The Washington Nationals just made their 2012 first-round pick in the MLB Draft, adding right-hander Lucas Giolito out of Harvard-Westlake High School in California to a short but impressive list of first-round picks in team history. Giolito was at one time considered a possible No. 1 overall talent before an elbow injury ended his senior high school season this March.
This pick fits the Nationals in more ways than one. General manager Mike Rizzo’s affinity for power arms is well documented and they’ve also shown a willingness to select players who come with injury concerns. The Nationals took Anthony Rendon and Matt Purke in the 2011 draft, both one-time No. 1 overall possibilities, both coming with injury concerns. ESPN.com reported earlier this month that Giolito’s medicals all came back clean and you can be sure the Nationals did their best to get a good look at them.
We’ll have more from Rizzo and his scouting department from Nationals Park on the main site in a bit, but first, here’s a quick scouting report on Giolito:
From the Nationals: The 6-foot-6, 230-pound Giolito is regarded as one of the most advanced right-handed prep prospects to come out of Southern California in the last 20 years. He possesses a fastball that sits in the mid-90’s and has touched triple digits on occasion, but it is his curve ball that sets his talents apart. Giolito’s work ethic is considered exemplary. Giolito went 9-1 with 78 strikeouts and a 1.00 ERA in 70.1 innings as a senior at Harvard Westlake. He also threw three shutouts and tossed four complete games. In 2011, he was named a Perfect Game All-American for his efforts at Harvard-Westlake as a junior.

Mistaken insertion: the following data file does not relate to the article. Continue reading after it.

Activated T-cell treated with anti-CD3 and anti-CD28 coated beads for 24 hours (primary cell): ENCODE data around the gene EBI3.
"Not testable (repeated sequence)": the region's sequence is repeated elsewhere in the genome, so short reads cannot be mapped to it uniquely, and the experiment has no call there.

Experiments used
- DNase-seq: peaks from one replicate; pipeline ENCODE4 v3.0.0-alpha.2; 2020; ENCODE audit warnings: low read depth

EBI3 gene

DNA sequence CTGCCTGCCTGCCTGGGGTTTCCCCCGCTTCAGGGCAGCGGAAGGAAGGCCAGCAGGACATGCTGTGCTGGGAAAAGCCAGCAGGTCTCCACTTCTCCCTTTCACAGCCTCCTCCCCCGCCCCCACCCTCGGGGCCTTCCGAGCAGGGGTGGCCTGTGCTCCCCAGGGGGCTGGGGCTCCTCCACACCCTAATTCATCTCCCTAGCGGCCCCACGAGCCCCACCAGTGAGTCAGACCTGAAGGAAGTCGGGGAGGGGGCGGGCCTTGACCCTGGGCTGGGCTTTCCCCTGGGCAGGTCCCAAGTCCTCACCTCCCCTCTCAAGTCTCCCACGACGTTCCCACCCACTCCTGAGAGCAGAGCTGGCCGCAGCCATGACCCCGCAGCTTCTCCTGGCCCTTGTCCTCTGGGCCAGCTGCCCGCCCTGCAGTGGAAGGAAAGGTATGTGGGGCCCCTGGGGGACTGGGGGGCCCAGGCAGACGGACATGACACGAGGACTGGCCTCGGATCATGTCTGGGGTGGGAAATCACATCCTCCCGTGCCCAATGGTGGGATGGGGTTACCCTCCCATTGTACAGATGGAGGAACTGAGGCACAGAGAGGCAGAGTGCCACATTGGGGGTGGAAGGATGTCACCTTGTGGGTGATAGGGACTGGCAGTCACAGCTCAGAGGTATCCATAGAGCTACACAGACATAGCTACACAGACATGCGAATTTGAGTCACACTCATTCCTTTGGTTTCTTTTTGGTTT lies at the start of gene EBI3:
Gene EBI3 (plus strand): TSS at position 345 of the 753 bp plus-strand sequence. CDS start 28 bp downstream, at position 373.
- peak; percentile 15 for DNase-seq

From ESPN.com’s Keith Law: Giolito might have been a candidate to go first overall before a tender elbow ended his high school season in March; tests were uniformly negative, showing no ligament or tendon damage, and he’s expected to be able to throw for teams before the draft.
He had hit 100 mph in his last outing before the injury and would sit 93-98 in most outings, showing better late life on the pitch and better command within the zone, losing some of his former tendency to give up hard contact on fastballs in the zone. His curveball is sharp and he changes its shape, throwing some with typical two-plane break and others with shorter more slider-like action, mostly in the 83-86 mph range. He’ll flash a changeup but it’s clearly his third option, probably the main thing he’ll need to work on in pro ball.
Giolito stays over the rubber well then drifts forward while taking an enormous stride toward the plate, really making use of his height to generate more velocity. He gets out over his front side well, so his release point is pretty close to the hitter and his stuff, already strong, plays up as a result. His arm path is consistent and clean, with early pronation, and some hip rotation to generate torque. Giolito’s already a grown man at 6-6, 230, even though he won’t turn 18 until July, so his development is about that third pitch and refining the fastball command. Had he been healthy all spring, he would probably have been my No. 1 overall player. If the doctors clear him, he could be excellent value in the pick 6-15 range as perhaps the only pitcher in this draft who has true No. 1 starter upside.